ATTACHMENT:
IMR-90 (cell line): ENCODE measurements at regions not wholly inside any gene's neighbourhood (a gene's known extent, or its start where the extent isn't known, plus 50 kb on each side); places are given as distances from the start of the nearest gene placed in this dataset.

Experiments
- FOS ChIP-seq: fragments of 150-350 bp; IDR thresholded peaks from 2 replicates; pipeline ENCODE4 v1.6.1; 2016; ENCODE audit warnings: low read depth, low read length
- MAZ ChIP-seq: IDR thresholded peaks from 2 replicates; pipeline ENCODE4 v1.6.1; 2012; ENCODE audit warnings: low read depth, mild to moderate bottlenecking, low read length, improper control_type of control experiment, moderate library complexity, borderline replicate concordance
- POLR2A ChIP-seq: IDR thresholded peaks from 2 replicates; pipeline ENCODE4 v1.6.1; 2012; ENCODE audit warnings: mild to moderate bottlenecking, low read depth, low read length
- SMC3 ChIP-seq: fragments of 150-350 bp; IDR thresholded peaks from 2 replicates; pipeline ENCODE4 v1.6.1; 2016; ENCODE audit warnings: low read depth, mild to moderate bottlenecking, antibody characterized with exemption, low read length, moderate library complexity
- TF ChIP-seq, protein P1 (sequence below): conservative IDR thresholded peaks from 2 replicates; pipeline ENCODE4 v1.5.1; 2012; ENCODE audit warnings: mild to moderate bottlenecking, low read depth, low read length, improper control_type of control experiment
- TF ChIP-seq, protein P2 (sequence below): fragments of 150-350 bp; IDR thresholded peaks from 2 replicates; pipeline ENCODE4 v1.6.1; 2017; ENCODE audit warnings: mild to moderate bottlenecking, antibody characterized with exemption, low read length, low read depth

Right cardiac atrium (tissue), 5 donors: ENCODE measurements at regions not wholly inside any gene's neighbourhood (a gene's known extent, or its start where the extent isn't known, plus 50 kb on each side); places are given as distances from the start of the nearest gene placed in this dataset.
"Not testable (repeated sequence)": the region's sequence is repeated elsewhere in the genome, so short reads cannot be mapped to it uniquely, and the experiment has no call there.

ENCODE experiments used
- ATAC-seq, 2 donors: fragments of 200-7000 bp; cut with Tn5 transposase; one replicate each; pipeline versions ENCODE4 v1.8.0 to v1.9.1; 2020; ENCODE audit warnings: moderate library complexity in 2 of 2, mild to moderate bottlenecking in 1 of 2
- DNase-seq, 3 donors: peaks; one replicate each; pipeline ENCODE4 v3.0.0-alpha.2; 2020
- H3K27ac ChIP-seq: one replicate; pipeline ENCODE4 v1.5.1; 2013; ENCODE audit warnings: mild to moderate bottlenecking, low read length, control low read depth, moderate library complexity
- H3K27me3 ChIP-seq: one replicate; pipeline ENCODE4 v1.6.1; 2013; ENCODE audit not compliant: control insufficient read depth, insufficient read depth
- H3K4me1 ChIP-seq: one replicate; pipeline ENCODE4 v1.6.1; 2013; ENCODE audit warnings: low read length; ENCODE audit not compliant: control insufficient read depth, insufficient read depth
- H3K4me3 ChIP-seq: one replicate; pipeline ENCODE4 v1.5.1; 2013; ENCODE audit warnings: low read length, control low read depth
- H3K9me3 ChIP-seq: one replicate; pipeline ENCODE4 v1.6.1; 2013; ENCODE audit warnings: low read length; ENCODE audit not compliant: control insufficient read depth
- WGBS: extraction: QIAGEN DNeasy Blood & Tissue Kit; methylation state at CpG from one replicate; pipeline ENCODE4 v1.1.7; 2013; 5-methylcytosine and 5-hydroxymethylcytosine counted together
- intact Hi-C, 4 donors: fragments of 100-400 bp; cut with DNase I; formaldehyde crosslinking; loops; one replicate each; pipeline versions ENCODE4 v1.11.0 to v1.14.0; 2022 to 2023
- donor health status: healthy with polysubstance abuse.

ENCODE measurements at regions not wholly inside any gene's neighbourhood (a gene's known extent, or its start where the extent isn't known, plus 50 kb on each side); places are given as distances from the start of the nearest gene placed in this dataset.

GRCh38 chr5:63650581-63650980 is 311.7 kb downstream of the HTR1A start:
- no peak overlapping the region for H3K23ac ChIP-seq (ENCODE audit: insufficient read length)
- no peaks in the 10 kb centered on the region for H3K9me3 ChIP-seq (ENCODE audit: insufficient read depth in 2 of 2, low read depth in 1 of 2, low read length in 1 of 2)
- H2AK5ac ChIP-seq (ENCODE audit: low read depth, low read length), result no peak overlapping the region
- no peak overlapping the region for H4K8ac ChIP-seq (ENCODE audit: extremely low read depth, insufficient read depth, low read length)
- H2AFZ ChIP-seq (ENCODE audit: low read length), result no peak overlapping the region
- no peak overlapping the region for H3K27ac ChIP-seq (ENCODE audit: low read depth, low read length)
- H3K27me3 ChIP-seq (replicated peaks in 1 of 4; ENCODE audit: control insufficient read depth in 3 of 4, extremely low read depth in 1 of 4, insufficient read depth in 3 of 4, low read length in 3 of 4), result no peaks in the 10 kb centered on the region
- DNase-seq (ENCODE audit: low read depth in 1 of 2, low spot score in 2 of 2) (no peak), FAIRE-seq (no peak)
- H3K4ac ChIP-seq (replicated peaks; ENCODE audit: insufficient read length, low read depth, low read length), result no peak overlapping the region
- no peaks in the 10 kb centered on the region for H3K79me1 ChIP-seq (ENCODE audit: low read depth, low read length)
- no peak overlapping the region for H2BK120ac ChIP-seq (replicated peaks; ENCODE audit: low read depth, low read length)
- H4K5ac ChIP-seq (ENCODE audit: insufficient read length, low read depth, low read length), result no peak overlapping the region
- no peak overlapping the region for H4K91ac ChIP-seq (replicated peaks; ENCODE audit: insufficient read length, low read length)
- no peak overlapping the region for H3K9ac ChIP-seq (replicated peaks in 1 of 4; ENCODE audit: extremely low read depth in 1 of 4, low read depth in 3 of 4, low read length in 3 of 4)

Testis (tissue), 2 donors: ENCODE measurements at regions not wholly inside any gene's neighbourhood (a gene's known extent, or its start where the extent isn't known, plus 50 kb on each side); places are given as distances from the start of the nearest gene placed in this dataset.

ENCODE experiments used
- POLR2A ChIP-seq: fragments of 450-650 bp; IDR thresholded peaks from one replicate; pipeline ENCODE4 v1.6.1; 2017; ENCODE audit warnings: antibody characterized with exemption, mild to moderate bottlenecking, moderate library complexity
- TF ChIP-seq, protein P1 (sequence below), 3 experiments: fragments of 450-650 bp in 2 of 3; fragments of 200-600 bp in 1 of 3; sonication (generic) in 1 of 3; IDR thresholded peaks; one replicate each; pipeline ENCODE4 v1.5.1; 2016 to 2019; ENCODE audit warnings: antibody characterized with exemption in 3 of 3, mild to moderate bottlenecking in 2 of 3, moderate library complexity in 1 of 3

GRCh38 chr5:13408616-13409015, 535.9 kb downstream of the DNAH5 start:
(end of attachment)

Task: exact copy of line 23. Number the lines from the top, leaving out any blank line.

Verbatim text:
GRCh38 chr5:63650581-63650980 is 311.7 kb downstream of the HTR1A start: